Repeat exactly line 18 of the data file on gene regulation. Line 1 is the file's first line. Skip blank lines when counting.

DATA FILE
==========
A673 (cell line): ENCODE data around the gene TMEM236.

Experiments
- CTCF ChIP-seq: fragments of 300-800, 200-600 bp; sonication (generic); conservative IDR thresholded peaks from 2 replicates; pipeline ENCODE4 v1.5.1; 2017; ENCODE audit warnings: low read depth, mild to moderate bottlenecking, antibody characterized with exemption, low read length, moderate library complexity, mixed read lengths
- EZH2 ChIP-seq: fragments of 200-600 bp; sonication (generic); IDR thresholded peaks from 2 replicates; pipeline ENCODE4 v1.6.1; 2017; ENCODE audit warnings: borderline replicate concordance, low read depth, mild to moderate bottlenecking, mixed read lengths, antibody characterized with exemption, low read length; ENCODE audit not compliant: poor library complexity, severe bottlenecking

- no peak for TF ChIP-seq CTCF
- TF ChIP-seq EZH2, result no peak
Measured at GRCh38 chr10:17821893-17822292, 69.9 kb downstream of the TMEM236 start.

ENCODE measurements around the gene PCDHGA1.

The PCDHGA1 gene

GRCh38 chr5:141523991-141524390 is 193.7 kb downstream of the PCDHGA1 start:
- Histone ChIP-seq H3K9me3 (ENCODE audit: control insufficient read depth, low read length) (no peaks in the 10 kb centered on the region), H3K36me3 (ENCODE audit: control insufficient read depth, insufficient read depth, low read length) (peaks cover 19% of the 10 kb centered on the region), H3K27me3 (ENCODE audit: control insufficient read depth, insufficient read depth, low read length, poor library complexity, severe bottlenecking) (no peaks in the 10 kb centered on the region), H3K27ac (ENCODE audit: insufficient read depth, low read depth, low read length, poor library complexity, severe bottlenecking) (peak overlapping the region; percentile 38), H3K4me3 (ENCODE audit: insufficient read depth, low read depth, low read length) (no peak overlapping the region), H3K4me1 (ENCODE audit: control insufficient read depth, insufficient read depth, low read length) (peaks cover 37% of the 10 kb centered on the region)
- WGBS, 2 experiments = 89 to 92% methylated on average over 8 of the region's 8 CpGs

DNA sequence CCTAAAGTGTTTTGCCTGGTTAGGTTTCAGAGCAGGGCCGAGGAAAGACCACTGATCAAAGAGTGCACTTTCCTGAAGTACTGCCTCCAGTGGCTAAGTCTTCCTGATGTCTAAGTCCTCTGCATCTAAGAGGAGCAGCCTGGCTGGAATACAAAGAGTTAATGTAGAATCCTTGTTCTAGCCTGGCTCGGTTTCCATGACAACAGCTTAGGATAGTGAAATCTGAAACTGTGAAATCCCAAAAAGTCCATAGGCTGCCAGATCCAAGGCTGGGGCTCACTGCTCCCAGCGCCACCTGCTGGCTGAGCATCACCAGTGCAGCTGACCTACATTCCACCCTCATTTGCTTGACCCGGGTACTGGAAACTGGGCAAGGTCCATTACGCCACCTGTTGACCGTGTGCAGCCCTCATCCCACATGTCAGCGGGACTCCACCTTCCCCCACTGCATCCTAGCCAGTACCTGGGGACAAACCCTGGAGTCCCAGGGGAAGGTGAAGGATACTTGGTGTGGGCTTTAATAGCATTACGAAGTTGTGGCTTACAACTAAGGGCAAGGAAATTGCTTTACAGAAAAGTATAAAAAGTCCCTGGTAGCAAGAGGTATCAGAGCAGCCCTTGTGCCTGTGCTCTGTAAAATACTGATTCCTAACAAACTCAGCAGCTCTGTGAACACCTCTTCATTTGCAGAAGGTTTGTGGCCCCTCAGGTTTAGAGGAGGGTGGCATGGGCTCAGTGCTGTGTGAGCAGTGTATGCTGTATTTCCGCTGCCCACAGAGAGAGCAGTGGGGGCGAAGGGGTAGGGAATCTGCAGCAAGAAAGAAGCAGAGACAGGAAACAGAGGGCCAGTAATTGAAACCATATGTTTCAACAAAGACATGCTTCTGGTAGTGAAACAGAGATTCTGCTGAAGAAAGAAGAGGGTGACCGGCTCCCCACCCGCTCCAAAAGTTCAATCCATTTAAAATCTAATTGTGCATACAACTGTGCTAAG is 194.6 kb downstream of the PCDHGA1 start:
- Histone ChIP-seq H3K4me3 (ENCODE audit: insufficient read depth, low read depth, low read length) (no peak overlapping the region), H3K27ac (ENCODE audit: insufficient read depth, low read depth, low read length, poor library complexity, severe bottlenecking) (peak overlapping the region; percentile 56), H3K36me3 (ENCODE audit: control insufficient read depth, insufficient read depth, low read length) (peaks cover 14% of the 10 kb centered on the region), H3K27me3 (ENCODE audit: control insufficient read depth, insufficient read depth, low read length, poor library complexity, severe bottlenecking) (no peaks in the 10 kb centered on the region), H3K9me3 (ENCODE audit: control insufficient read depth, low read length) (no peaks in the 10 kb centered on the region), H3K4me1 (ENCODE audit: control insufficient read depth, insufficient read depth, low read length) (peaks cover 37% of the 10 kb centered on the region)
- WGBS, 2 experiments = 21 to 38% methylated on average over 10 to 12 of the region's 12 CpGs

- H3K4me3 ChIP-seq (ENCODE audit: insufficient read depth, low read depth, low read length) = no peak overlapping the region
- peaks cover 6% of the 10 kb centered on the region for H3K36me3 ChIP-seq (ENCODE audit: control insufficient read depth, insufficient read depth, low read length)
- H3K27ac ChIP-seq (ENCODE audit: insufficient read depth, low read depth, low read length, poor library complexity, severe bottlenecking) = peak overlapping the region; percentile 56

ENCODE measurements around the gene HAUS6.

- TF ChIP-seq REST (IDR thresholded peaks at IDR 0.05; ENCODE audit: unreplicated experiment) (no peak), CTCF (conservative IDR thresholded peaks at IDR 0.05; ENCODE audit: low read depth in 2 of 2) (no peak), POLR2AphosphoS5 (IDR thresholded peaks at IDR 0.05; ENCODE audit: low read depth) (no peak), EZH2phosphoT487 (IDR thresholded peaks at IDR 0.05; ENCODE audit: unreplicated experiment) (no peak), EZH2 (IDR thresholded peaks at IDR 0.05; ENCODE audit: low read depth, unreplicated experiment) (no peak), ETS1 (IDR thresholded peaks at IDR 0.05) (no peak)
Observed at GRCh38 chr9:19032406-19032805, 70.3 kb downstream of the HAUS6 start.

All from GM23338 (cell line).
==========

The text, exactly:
- H3K27ac ChIP-seq (ENCODE audit: insufficient read depth, low read depth, low read length, poor library complexity, severe bottlenecking) = peak overlapping the region; percentile 56